Washington – Connecticut’s federal courts have been limping along during the shutdown by using money collected for court fees and leftover funds from other small accounts.
But that will end next week unless talks between congressional Republicans and the White House bear fruit soon.
On Friday, the U.S. District Court for the District of Connecticut posted an advisory on its website that said money to operate the courts will run out Oct. 17.
The advisory said the court “has severely restricted spending.”
“Spending rates and fund balances will continue to be monitored closely in hope that adequate funds may be available to allow courts to operate through the end of the work week,” the advisory said.
According to a Department of Justice memo, U.S. attorneys across the country have been directed to “curtail or postpone” civil litigation “to the extent that this can be done without compromising . . . the safety of human life or the protection of property.”
But the Justice Department has determined criminal litigation must continue without interruption, a consequence of the constitutional right to a speedy trial.
Judge Janet Hall, who sits on the U.S. District Court for the District of Connecticut in New Haven and is the spokeswoman for the court, did not respond to numerous emails and phone calls requesting details of how the shutdown would affect the court system.
The advisory posted by her court, however, said jurors may have to wait until the federal government returns to work to receive payment.
“Payments to jurors will be made as long as funds are available,” the advisory said. “If funds are not available, courts may continue to call jurors and assure them that they will be paid, although the payment may be delayed.”
And judges and court personnel will stop receiving paychecks if the shutdown continues past the end of next week, said David Sellers, spokesman for the Judicial Conference of the United States. Some will stay on the job, some will be sent home.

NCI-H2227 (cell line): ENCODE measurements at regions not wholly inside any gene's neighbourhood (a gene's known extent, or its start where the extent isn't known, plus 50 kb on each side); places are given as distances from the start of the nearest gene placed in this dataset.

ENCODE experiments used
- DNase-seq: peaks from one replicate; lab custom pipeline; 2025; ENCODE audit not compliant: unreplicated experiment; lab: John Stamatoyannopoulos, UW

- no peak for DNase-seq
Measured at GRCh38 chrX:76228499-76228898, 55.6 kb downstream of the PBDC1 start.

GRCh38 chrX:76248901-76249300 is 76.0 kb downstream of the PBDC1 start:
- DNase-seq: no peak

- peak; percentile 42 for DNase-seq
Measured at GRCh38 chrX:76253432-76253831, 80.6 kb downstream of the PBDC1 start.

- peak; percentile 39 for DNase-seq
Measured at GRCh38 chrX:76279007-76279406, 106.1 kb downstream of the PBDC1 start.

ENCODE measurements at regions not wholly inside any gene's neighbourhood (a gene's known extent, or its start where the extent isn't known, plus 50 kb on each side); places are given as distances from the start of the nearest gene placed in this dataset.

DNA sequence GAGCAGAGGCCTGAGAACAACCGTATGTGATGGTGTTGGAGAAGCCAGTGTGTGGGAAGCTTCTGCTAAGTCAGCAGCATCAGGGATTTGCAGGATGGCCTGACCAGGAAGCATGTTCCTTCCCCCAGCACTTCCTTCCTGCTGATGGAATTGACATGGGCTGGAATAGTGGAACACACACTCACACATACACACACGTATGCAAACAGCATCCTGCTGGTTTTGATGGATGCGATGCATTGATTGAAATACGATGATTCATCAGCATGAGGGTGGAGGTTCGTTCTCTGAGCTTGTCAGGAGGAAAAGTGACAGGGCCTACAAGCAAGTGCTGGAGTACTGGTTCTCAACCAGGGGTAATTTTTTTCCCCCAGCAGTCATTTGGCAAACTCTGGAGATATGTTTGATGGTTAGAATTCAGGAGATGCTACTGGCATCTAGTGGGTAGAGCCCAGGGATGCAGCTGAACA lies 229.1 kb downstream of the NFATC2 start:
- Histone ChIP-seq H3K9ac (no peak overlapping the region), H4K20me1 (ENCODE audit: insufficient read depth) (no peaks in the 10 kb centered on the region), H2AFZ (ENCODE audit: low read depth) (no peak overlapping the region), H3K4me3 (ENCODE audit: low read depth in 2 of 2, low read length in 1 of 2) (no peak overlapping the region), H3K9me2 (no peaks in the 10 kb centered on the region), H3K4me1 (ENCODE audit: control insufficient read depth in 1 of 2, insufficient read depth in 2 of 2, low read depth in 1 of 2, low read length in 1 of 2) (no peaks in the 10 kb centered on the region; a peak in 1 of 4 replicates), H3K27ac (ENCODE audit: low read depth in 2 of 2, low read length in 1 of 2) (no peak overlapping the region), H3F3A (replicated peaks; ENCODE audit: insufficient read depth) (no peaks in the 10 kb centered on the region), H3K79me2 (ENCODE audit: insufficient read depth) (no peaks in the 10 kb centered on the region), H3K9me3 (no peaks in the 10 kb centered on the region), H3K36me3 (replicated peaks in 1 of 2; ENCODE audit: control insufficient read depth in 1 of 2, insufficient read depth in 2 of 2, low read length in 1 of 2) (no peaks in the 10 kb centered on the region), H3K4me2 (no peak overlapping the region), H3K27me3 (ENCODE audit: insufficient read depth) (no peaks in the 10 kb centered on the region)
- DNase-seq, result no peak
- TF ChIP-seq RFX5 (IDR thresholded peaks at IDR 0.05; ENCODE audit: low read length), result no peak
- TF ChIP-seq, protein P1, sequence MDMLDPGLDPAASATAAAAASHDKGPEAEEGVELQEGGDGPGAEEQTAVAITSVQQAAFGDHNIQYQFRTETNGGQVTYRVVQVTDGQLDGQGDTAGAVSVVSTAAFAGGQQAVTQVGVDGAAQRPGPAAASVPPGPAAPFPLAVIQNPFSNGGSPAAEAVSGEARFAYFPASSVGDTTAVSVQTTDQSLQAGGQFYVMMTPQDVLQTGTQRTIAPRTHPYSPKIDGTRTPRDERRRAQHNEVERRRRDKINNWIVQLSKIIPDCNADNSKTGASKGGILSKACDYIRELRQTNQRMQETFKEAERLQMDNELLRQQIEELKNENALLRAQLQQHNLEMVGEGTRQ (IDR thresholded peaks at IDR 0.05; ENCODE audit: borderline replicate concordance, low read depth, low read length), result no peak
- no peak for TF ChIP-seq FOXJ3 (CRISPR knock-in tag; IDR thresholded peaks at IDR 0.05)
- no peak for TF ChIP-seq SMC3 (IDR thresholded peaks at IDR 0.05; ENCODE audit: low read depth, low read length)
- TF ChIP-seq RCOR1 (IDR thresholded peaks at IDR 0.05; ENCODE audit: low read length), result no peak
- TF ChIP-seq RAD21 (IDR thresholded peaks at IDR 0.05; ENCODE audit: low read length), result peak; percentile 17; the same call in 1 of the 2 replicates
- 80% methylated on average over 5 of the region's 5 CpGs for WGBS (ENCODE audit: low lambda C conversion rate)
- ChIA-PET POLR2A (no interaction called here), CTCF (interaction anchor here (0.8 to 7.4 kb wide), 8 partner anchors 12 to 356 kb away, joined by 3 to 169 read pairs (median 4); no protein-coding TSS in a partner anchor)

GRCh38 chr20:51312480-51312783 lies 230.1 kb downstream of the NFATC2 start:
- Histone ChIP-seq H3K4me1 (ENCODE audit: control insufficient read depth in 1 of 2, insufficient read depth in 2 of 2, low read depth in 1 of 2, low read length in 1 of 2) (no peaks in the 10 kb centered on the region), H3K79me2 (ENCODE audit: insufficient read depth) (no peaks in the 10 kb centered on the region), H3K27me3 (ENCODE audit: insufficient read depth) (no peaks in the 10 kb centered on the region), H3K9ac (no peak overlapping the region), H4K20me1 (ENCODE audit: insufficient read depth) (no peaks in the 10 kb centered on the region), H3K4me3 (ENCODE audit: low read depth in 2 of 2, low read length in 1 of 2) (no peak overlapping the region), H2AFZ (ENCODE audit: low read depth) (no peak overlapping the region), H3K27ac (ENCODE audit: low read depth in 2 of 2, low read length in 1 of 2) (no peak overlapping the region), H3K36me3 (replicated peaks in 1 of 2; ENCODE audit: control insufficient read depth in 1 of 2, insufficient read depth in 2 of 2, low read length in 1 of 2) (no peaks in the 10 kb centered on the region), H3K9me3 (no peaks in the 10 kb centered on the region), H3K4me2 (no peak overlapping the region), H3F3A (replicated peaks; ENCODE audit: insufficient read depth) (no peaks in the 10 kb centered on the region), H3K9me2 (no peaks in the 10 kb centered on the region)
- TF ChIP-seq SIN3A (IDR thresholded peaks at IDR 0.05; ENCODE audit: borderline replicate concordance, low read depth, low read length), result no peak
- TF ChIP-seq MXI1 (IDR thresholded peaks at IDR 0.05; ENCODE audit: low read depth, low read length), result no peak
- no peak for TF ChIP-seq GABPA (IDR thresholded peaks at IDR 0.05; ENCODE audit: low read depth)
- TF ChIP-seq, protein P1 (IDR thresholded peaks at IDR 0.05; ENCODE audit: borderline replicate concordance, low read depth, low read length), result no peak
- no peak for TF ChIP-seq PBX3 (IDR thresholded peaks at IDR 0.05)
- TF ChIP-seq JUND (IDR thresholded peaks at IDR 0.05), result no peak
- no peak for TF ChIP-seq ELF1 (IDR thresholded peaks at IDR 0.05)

“Each federal court is going through a process of determining which services are essential and what people are needed to support those functions,” he said.
Terence Ward, head of the office of public defenders for Connecticut’s federal courts, said paychecks will stop for the six trial lawyers and 10 support personnel working in his office at the end of next week. But he said people in the public defenders’ office will probably all stay on the job.
“I can’t see how I can send anybody home,” Ward said. “I don’t think anybody can be declared unessential.”
But a disruption in pay will sting, he said. “I’m sure mortgage companies don’t want to hear ‘I’ll pay you in a couple of months.’”
Senate Republicans met with President Obama at the White House Friday to discuss the twin crisis in Washington — the government shutdown and the need to raise the debt ceiling next week.
But although talks between the GOP and the White House entered their second day, there has been no concrete agreement.
A deal under consideration Friday would allow the federal government to reopen for several weeks at current spending levels to allow time for talks on a longer-term budget. But the debt ceiling would not be lifted unless there’s agreement on a broad budget framework that could include tax reform and cuts to entitlement programs.